Mentions: Two measures of outbreak size are the cumulative number of rabid dogs and cumulative number of dead dogs (due to rabies plus culled). The outbreak duration is defined as the number of days from the introduction of the latently infected index dog until the death of the last infectious dog. The simulation model resulted in plausible results comparing outputs for the three different default control strategies (Fig 4). Rabies spreads through the communities in a wave pattern and, depending on the control strategy, can kill the entire dog population (S6 Fig illustrates an example epidemic curve). The reactive culling (RC) strategy reduces the number of rabid dogs; however the number of dead dogs is only slightly less than the total dog population. For the reactive vaccination (RV) strategy the number of rabid dogs (equal to the number of dead dogs) showed higher variability among the 1000 model simulations compared to RC, but in both regions, the median of RV was lower than for RC. Obviously, vaccination saves the dogs from death in contrast to culling strategies. The movement ban (MB) strategy showed a slight decrease of the outbreak size in the region of Elcho Island whereas no effect was observed in the NPA. However, it was found to be the strategy with the longest durations of outbreaks, demonstrating that movement bans (if not 100% compliant) only slow the speed of spread rather than reducing its size. The reduction in the number of movements between communities for MB was obvious, decreasing from a median of 52 (RV) and 46 (RC) to 19 (S7 Fig). Overall, outbreak duration ranged from 1−20 months (median 6.7 months) and was more homogenous between interventions than the outbreak size (Fig 4). Outbreaks lasting for one month did not spread beyond the index dog. For the RV strategy, the vaccination coverage was set at 70% of the households, producing dog level vaccination coverage of 59−75% and 56−76% for the NPA and Elcho Island region, respectively.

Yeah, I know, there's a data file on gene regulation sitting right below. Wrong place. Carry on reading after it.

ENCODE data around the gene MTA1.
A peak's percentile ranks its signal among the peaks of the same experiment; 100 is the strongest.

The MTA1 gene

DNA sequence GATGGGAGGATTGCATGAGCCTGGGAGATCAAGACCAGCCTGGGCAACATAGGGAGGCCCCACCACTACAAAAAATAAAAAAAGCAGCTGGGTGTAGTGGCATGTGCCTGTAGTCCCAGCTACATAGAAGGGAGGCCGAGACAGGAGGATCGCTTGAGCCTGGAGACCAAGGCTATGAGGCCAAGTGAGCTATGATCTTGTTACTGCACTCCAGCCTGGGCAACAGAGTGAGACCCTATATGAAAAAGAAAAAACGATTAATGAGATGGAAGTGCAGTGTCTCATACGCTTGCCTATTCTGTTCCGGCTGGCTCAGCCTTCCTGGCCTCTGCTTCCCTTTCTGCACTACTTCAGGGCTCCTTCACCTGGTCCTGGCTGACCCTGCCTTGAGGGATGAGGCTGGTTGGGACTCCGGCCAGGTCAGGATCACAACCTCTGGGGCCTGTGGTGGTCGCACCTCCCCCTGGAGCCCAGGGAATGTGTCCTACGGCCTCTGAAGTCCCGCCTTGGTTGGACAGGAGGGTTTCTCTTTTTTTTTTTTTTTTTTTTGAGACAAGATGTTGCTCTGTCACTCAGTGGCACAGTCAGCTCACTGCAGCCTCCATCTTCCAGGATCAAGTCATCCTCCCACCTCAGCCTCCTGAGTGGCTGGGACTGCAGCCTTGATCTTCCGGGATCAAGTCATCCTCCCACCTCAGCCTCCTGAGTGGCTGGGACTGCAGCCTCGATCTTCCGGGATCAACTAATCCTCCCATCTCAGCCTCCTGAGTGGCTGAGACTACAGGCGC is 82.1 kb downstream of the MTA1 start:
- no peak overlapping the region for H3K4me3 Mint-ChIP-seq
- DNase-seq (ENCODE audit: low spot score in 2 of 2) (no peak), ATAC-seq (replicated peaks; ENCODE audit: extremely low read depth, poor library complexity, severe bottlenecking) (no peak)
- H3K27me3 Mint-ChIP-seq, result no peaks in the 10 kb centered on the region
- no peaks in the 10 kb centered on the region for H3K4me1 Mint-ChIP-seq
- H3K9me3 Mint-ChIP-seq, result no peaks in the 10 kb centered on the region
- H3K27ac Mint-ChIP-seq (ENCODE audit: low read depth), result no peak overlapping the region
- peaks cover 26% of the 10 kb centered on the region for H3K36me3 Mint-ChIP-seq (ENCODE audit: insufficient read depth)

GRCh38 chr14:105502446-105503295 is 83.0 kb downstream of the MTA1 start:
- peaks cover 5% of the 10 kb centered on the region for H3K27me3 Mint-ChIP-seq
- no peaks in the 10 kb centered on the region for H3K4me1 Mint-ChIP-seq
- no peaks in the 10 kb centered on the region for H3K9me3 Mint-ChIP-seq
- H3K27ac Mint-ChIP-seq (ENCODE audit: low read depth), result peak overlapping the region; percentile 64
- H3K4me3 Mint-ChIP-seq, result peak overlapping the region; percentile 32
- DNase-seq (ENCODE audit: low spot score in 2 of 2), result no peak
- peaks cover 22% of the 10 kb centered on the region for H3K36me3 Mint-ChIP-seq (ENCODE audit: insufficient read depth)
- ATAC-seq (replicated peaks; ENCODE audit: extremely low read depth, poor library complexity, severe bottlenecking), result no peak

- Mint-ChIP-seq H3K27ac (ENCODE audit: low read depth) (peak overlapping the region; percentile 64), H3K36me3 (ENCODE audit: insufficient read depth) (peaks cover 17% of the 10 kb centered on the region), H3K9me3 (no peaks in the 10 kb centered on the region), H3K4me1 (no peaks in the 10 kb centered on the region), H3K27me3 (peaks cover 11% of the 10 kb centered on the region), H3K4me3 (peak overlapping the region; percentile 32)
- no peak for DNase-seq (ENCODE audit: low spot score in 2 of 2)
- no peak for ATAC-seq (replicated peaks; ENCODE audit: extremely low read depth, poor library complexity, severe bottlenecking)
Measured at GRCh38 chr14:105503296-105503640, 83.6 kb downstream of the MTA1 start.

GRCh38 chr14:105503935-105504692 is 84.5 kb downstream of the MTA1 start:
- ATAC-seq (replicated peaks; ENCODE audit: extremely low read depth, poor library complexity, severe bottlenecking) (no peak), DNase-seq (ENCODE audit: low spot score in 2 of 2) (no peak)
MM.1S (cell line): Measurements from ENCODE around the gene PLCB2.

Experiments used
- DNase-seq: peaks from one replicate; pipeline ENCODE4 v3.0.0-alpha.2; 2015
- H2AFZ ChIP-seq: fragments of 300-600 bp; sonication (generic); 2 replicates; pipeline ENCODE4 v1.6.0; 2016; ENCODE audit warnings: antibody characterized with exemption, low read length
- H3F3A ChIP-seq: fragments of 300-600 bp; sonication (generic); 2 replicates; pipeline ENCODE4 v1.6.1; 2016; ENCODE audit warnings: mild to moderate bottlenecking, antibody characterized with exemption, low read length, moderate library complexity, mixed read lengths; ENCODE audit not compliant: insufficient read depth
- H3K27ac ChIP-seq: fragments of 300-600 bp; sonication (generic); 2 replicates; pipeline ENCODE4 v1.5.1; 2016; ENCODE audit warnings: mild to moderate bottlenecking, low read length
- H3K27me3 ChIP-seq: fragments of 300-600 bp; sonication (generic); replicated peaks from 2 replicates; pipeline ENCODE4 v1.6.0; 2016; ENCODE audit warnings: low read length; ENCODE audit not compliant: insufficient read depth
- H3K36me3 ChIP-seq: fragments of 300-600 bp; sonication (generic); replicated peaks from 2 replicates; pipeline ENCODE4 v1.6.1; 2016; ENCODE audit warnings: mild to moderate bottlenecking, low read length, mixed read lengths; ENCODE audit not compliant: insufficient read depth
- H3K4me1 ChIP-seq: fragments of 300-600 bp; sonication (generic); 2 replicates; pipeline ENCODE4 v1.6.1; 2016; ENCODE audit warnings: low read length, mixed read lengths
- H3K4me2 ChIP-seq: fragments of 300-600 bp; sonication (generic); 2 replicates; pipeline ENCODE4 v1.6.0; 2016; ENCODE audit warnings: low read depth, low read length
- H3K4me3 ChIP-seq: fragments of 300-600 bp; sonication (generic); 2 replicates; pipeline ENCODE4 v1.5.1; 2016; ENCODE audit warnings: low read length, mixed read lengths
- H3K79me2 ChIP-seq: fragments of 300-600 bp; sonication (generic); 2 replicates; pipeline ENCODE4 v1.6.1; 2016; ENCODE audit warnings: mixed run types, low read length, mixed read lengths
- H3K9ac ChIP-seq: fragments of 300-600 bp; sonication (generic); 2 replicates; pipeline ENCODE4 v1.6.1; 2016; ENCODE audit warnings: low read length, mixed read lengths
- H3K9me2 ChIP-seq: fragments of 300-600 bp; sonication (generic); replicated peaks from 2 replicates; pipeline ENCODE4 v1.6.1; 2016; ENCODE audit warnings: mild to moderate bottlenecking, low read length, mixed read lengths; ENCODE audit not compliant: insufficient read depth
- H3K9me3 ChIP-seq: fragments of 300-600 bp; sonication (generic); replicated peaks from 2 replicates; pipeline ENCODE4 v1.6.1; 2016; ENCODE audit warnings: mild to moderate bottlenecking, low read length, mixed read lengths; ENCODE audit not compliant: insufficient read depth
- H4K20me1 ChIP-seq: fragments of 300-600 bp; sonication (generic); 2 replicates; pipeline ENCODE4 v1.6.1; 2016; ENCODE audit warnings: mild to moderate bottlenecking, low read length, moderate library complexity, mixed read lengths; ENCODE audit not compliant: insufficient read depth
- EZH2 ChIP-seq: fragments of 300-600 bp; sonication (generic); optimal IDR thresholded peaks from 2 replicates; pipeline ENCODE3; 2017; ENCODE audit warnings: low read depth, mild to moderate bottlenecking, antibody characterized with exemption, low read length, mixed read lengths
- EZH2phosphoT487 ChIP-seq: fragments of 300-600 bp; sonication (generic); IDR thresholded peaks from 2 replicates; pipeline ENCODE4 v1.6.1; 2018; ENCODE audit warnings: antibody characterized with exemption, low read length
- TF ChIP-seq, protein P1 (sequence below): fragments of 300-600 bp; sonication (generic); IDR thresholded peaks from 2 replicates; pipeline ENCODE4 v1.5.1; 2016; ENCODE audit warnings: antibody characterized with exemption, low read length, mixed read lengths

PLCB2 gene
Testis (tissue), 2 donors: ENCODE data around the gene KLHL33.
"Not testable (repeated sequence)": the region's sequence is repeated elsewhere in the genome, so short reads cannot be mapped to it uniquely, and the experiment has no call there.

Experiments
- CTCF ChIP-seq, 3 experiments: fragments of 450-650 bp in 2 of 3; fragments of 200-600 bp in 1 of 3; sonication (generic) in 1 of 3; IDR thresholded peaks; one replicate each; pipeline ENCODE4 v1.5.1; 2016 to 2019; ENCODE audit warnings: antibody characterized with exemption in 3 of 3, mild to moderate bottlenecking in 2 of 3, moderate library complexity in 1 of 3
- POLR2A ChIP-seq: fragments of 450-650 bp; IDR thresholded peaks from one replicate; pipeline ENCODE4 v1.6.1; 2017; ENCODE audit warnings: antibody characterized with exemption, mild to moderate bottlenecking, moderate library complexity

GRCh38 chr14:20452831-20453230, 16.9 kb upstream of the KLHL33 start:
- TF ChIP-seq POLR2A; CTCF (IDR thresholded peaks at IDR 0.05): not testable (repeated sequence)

Development of a Novel Rabies Simulation Model for Application in a Non-endemic Environment.